IP relevance, portfolio value, managing the patent process, interacting with IP offices, the impact of COVID-19 on counterfeiting and how the pandemic is affecting working practices: these were just a few of the topics discussed over 3 days at the third annual summit hosted by Kilburn & Strode and Berkeley Center for Law & Technology this week.
Titled “Invigorating your Portfolio: Optimize IP assets, reduce risk and increase value”, the summit was held virtually over three days, with a mix of keynote presentations, panel discussions and open Q&A. Participants included in-house counsel, US and European attorneys and IP office representatives.
Is your IP relevant?
The big question posed on the first day was: how do you demonstrate the value of your IP portfolio? Key to achieving this is ensuring the portfolio is relevant (to products and revenue streams, both yours and those of competitors) and ensuring executive attention. The two aims ultimately go together: CEOs and CFOs are likely to focus on relevance when evaluating the strength of an IP portfolio.
That represents a change compared to a few years ago, when companies prioritised the number of granted patents in a race towards what one attorney dubbed “mutually assured destruction”. Today, many businesses are focusing more on patent quality. “Imagine if most of your portfolio is irrelevant – the cost impact on the company is unacceptable,” said Tuesday’s keynote speaker, an in-house counsel from a semiconductor company. “Irrelevant patent portfolios give executives a false sense of security and are becoming a major corporate risk,” he added.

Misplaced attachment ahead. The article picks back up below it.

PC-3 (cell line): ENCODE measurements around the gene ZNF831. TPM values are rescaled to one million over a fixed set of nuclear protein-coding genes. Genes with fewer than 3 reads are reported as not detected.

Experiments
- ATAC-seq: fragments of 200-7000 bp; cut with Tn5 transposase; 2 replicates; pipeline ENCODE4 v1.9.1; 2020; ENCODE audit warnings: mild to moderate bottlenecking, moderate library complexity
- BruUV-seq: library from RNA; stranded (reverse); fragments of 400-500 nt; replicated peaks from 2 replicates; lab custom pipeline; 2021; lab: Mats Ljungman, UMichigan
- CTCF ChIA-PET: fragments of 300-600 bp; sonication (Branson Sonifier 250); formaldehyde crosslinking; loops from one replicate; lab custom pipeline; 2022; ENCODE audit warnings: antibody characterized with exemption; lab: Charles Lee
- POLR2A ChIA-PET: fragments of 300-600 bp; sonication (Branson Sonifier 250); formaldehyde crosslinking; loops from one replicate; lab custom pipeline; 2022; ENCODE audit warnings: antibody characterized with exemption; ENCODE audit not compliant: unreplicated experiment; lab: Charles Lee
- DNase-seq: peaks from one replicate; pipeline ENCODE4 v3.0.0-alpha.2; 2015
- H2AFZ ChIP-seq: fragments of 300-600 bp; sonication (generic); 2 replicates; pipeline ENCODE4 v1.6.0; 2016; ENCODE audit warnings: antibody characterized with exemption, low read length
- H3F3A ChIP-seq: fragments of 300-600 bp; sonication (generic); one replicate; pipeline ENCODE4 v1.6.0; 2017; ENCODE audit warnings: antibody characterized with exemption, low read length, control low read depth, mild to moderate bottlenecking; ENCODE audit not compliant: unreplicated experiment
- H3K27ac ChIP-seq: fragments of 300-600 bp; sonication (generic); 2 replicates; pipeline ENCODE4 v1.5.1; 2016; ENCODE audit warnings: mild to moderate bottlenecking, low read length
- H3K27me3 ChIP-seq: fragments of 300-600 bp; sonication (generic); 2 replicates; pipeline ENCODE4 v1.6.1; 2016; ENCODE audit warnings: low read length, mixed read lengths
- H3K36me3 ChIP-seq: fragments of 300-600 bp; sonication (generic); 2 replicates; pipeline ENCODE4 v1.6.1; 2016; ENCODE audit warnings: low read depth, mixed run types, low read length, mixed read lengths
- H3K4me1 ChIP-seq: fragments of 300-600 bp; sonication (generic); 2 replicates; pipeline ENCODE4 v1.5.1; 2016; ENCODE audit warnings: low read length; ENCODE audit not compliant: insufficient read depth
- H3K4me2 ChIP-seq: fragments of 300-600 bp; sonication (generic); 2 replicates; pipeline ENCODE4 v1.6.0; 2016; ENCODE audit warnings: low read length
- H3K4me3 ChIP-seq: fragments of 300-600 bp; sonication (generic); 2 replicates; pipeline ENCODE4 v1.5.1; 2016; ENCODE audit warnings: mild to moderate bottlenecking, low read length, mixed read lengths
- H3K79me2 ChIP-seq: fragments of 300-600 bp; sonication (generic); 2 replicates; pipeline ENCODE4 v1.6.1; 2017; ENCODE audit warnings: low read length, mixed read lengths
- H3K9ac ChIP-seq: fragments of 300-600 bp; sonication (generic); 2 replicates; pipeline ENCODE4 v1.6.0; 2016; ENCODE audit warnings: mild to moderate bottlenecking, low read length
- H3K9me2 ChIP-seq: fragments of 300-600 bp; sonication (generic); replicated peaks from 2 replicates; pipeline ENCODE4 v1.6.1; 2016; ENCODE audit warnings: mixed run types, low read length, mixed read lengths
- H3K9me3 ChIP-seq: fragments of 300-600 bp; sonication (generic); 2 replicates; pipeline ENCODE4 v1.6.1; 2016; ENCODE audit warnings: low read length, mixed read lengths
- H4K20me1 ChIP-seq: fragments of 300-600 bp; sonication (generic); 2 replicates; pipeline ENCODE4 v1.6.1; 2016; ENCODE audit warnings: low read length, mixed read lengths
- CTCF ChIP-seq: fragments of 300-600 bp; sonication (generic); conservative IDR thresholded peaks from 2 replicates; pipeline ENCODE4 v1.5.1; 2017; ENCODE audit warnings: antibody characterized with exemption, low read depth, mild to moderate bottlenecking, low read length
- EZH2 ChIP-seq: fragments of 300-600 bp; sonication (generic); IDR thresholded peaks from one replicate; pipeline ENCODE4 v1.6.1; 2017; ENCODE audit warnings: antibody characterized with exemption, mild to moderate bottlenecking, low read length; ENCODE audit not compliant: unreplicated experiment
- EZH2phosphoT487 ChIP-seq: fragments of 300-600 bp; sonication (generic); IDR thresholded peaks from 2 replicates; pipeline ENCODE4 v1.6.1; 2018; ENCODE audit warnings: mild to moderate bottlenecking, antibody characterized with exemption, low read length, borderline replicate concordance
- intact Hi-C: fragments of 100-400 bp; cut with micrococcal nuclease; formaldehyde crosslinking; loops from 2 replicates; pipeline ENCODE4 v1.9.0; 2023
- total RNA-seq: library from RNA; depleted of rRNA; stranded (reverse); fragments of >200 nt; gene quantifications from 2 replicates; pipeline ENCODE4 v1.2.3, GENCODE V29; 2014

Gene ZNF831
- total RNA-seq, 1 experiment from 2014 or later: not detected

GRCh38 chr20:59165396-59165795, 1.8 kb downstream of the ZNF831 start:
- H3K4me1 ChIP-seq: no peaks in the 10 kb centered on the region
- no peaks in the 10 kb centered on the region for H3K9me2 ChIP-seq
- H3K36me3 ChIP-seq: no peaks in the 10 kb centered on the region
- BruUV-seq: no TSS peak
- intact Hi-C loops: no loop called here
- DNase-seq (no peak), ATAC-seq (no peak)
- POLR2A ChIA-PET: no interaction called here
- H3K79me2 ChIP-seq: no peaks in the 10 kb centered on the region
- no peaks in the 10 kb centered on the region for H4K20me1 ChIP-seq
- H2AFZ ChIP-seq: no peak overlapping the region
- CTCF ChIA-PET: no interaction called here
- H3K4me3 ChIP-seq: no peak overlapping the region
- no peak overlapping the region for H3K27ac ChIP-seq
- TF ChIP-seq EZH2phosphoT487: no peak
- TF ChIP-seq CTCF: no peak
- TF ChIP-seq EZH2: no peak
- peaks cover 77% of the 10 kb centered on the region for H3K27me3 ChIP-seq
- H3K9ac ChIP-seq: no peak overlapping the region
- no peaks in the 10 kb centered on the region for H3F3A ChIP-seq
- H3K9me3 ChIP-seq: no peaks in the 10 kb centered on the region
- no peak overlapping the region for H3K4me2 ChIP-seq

So how do you ensure your portfolio is relevant? In summary: pay attention to the patenting process, being prepared to change it if necessary; constantly analyse innovation; test for value and relevance; be prepared to abandon; and get executive buy-in, and more generally buy-in at all levels. One way to assess relevance is to measure how much revenue each patent generates in each jurisdiction: the results may surprise you. Moreover, they can be plotted in tables or graphs that are easily understandable by executives who may not speak IP jargon.